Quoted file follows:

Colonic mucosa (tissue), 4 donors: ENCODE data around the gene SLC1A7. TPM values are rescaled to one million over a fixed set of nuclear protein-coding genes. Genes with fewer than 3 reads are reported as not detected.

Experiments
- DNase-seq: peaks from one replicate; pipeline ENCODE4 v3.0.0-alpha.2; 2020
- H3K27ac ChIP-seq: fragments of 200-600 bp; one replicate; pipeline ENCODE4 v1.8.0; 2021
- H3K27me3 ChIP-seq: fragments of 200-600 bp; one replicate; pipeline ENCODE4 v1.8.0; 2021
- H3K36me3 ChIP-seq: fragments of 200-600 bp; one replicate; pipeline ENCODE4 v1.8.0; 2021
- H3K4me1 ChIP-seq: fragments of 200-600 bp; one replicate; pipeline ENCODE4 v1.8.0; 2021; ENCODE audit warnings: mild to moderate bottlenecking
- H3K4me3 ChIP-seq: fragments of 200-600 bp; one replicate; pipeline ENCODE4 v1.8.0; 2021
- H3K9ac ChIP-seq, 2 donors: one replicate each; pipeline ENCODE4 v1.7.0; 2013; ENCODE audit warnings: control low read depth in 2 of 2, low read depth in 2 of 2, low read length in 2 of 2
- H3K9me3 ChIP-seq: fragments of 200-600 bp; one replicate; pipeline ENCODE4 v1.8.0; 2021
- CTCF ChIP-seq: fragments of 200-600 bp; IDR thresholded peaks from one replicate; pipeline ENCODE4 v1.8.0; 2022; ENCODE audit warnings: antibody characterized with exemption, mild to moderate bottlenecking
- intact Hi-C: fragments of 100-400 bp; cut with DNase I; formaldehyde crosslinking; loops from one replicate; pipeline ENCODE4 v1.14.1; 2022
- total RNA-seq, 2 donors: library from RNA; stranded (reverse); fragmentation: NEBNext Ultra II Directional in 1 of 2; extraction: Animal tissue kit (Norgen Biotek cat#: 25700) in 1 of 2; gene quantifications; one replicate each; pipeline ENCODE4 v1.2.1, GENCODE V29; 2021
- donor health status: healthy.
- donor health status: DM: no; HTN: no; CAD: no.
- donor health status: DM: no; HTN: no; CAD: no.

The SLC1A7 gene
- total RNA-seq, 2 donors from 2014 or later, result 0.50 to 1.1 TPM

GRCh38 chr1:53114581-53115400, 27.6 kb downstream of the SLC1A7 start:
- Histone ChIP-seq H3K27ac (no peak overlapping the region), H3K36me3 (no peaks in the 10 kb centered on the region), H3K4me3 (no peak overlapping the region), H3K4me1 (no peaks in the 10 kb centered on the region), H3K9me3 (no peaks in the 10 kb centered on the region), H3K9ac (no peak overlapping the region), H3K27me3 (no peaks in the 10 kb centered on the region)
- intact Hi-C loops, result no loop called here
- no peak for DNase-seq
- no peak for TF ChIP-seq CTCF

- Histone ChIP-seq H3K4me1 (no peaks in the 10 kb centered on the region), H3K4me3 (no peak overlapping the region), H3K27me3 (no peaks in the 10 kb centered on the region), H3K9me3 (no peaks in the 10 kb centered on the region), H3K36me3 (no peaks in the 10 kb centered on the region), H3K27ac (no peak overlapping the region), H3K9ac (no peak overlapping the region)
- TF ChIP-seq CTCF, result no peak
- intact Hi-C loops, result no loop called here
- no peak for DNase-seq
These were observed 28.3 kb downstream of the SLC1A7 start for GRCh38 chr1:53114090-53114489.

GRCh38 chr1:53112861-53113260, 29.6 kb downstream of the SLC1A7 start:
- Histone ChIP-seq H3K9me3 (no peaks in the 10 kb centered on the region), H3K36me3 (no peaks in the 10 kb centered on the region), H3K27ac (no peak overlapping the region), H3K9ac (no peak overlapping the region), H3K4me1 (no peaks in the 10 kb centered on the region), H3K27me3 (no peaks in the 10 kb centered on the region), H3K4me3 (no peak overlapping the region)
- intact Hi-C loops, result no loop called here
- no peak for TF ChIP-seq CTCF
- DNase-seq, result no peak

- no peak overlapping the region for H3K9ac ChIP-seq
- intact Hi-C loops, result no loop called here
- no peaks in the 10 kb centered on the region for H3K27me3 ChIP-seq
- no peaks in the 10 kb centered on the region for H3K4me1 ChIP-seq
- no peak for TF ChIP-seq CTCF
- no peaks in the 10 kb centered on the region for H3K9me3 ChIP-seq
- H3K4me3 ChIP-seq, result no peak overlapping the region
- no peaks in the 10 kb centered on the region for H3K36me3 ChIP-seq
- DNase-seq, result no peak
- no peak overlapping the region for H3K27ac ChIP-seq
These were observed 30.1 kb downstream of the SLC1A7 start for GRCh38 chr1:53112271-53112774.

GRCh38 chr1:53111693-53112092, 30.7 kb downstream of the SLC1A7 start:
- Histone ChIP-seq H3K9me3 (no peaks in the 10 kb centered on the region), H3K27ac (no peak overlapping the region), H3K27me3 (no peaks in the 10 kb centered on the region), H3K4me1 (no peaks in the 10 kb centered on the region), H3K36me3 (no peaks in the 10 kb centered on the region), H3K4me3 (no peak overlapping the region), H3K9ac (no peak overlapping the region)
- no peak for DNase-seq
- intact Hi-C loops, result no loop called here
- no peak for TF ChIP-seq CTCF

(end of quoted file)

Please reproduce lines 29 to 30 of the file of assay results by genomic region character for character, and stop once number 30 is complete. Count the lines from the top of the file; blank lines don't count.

GRCh38 chr1:53112861-53113260, 29.6 kb downstream of the SLC1A7 start:
- Histone ChIP-seq H3K9me3 (no peaks in the 10 kb centered on the region), H3K36me3 (no peaks in the 10 kb centered on the region), H3K27ac (no peak overlapping the region), H3K9ac (no peak overlapping the region), H3K4me1 (no peaks in the 10 kb centered on the region), H3K27me3 (no peaks in the 10 kb centered on the region), H3K4me3 (no peak overlapping the region)